## 2016/04/02

### Random position of maximum of array

Problem: return a (uniformly distributed) random position of the maximum value in a non-empty array of integers.

Example: If a=[1,2,3,2,3,1,3], the positions of the maximum value (3) are 2, 4, and 6. One of these three values has to be randomly returned (each value has the same probability to be chosen).

Solution: a simple solution is scanning the array, keeping a list of the positions of the currently found max. After the scan, one of these position is chosen randomly. This solution has linear time complexity, but requires auxiliary space that in the worst case could be of the same size of the array (all the elements are same).
A simple solution requiring constant auxiliary space could be obtained by scanning the array twice. The first time the maximum value m and the number of its occurrences c are found. Then, a random number p between 1 and c is chosen, and with a second scan, the position in which m is found for the p-th time is returned.

The optimal solution requires constant auxiliary space and one only scan. While scanning the array, we keep the maximum value m and the number of its occurrences c. We also keep the chosen position p for m, that will be returned after the scan.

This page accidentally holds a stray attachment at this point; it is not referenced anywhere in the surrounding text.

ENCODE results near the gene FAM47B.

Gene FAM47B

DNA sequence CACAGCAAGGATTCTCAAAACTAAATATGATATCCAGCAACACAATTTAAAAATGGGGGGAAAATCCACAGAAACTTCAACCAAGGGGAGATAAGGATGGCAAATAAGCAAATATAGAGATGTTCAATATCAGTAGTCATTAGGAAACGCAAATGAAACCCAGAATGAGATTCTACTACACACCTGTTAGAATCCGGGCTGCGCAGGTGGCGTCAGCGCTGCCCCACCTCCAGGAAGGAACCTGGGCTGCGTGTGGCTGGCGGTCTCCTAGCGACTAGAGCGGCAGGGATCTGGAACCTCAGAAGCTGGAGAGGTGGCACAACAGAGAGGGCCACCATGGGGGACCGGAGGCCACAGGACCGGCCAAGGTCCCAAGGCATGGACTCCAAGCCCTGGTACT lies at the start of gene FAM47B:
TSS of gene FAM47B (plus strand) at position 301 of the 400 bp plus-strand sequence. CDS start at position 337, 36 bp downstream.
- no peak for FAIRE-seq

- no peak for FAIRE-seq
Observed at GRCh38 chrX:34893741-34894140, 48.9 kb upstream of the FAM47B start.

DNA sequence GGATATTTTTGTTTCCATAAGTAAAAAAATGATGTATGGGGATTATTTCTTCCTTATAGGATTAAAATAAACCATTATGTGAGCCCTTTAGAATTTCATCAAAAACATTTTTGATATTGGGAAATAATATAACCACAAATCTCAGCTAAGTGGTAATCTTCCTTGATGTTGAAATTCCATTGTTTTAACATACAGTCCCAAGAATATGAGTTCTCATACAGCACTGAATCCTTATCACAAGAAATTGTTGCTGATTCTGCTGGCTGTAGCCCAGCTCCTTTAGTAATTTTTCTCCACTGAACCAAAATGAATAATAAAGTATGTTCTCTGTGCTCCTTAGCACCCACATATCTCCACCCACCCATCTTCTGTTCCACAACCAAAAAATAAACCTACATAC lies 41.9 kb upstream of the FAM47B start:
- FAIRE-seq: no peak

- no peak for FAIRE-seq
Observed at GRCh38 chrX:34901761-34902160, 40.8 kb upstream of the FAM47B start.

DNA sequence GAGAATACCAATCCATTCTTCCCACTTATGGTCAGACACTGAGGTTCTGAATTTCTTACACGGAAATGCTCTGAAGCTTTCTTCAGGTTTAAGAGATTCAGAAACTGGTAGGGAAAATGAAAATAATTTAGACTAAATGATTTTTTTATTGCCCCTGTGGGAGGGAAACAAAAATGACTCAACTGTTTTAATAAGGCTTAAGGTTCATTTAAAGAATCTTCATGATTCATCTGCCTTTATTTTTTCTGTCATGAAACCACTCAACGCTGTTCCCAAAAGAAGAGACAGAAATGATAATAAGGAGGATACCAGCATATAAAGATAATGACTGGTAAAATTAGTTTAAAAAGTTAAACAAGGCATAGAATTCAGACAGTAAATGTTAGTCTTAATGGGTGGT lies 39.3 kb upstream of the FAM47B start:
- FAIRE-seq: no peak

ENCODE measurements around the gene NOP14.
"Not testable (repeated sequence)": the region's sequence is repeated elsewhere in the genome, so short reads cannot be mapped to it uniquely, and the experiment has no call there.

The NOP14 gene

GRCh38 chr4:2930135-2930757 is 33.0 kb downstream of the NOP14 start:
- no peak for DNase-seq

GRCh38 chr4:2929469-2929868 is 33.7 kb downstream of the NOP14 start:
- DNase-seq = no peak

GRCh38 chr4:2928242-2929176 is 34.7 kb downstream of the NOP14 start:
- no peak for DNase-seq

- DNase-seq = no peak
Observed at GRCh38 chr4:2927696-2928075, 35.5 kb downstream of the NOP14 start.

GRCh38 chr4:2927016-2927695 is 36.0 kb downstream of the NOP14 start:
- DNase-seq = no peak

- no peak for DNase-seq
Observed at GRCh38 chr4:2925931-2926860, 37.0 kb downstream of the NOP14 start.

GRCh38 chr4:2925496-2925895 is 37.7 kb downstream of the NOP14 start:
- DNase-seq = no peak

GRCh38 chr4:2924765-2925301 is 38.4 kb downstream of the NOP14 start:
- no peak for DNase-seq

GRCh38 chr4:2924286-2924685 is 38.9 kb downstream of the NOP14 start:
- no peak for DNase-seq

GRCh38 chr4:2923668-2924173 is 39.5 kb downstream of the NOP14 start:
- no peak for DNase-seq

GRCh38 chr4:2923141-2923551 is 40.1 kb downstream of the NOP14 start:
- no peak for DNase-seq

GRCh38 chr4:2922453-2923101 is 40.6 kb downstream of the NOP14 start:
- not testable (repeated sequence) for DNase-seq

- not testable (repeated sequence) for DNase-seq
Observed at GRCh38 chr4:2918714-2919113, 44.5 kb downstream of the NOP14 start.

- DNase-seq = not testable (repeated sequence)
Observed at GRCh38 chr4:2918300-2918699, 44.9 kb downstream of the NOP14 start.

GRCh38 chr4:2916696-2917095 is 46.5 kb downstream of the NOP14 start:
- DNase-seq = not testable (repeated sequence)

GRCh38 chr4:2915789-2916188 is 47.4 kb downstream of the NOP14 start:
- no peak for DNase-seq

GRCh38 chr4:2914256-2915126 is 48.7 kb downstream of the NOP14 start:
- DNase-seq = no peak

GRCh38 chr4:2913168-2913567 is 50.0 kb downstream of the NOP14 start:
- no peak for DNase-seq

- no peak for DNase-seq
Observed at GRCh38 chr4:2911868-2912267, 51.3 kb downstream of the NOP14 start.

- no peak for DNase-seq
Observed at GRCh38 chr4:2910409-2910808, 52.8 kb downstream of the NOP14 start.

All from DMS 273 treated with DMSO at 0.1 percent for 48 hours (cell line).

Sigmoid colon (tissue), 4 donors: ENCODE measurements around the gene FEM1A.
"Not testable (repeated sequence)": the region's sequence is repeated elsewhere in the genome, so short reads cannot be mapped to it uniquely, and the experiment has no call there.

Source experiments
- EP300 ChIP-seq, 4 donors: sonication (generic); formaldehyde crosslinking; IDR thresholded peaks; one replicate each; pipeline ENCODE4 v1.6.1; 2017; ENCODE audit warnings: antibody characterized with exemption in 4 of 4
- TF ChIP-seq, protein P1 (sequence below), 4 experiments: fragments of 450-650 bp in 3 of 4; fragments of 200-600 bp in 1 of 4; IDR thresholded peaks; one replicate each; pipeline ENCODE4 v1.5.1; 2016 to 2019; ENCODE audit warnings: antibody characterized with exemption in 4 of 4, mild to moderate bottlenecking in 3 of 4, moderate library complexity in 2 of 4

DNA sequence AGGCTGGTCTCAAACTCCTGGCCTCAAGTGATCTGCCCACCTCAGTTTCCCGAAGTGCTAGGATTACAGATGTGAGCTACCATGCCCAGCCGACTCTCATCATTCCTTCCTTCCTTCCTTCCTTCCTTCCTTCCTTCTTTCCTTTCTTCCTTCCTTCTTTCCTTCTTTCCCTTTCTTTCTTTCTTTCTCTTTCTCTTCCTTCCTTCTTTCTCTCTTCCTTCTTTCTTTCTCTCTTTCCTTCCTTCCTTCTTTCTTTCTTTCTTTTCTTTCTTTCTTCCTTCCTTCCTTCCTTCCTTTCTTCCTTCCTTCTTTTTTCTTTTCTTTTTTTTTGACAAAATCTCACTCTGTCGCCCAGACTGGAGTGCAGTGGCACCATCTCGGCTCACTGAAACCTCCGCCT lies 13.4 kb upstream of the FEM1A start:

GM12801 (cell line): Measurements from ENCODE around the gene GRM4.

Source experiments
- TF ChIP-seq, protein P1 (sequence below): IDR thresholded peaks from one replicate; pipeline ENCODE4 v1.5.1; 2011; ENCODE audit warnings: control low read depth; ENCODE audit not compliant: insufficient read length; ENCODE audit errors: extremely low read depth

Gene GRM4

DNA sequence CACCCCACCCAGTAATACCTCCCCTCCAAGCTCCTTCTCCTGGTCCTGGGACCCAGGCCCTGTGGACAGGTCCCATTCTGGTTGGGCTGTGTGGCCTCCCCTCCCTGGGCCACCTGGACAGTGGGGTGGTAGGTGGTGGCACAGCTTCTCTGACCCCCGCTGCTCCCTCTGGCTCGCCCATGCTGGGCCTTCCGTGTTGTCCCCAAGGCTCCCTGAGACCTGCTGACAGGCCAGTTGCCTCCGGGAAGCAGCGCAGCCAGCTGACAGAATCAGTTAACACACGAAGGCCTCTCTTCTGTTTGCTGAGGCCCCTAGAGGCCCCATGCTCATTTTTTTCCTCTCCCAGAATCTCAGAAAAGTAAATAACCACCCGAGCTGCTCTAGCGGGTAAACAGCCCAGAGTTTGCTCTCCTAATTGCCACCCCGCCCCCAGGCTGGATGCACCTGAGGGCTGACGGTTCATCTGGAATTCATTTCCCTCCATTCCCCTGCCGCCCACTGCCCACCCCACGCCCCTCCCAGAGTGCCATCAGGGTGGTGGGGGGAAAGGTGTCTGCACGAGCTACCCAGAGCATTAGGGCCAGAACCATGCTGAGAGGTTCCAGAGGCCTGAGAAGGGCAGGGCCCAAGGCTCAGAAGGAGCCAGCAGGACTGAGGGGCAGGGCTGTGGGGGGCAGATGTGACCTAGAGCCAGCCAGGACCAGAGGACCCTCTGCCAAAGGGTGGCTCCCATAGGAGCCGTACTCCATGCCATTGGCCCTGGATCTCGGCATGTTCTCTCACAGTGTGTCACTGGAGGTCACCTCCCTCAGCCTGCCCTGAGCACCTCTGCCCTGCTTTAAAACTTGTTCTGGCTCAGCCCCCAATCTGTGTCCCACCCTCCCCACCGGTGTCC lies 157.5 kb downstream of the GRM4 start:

Each time we find a value greater than the current maximum m, we update m, set c=1, and set p to the current position. If we find another value equal to m, we increase c and set p to the new position with probability equal to 1/c. At the end of the scan, each position in which m occurs will have been chosen with probability 1/c, where c is the final count of occurrences of m.
This can be simply proven by induction. For c=1 and c=2, it is obvious. So, assume that p was uniformly chosen among the first c-1 occurrence of m, that is, p was correctly chosen with probability 1/(c-1). We choose the new position, that is the c-th position in which m has been found, with probability 1/c, then, the probability of choosing again the old position p is 1-1/(c-1)=(c-1)/c. Globally, the probability of choosing the old position is (1/(c-1)) * ((c-1)/c) = 1/c, which is the same of that used to choose the new position.

The implementation of this algorithm is quite simple, and it is given in the following.

```public int randomMaxPosition(int[] a) {
int m=a;
int c=1;
int p=0;
for (int i=1; i < a.length; i++) {
if (a[i] > m) {
m=a[i];
c=1;
p=i;
} else if (a[i]==m) {
c++;
if (Math.random() < 1.0/c) {
p=i;
}
}
}
return p;
}
```